This paper explores the applicability of a Linear Quadratic Regulator (LQR) controller design to the problem of bipedal stance on the Minitaur  quadrupedal robot. Restricted to the sagittal plane, this behavior exposes a three degree of freedom (DOF) double inverted pendulum with extensible length that can be projected onto the familiar underactuated revolute-revolute “Acrobot” model by assuming a locked prismatic DOF, and a pinned toe. While previous work has documented the successful use of local LQR control to stabilize a physical Acrobot, simulations reveal that a design very similar to those discussed in the past literature cannot achieve an empirically viable controller for our physical plant. Experiments with a series of increasingly close physical facsimiles leading to the actual Minitaur platform itself corroborate and underscore the physical Minitaur platform corroborate and underscore the implications of the simulation study. We conclude that local LQR-based linearized controller designs are too fragile to stabilize the physical Minitaur platform around its vertically erect equilibrium and end with a brief assessment of a variety of more sophisticated nonlinear control approaches whose pursuit is now in progress.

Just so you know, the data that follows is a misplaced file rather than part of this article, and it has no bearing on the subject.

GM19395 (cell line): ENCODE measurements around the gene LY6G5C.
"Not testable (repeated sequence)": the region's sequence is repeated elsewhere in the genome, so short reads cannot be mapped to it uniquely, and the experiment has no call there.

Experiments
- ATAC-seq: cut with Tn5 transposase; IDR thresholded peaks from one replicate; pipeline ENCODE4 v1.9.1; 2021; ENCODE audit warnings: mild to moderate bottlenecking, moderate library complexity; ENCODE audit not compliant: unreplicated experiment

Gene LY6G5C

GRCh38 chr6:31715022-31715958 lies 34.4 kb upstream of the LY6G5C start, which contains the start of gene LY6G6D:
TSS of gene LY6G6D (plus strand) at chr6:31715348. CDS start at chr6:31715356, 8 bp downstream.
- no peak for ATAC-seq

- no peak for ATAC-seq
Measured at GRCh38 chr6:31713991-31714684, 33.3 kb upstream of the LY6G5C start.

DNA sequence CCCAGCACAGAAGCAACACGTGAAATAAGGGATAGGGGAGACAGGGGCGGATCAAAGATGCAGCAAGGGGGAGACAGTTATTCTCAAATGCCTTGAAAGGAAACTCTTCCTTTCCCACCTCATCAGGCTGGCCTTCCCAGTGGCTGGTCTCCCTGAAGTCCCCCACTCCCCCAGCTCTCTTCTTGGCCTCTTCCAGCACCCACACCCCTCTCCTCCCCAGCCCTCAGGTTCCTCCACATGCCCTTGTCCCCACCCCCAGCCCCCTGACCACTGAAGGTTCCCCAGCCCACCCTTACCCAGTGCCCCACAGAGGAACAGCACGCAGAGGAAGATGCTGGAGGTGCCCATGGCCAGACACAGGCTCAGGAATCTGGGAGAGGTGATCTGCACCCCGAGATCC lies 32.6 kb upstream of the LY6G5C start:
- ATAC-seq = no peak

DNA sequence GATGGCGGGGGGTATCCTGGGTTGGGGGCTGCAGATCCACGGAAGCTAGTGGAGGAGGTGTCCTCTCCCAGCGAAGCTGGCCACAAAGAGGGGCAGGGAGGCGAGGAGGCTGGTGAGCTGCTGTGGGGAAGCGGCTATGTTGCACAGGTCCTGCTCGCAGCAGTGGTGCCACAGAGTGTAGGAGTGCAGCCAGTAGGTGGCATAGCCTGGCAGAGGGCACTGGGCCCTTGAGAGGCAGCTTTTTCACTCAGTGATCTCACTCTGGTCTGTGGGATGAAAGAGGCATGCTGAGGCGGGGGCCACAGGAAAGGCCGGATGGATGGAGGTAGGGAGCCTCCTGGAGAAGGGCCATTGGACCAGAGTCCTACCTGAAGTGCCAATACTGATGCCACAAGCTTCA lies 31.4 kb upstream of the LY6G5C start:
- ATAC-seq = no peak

This work was supported by the ARL/GDRS RCTA project, Coop. Agreement #W911NF-10-2-0016.
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Proceedings of SPIE
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T. Turner Topping, Vasileios Vasilopoulos, Avik De, Daniel E. Koditschek, "Towards bipedal behavior on a quadrupedal platform using optimal control", Proc. SPIE 9837, Unmanned Systems Technology XVIII, 98370H (13 May 2016); doi: 10.1117/12.2231103; http://dx.doi.org/10.1117/12.2231103
Date Posted: 28 November 2017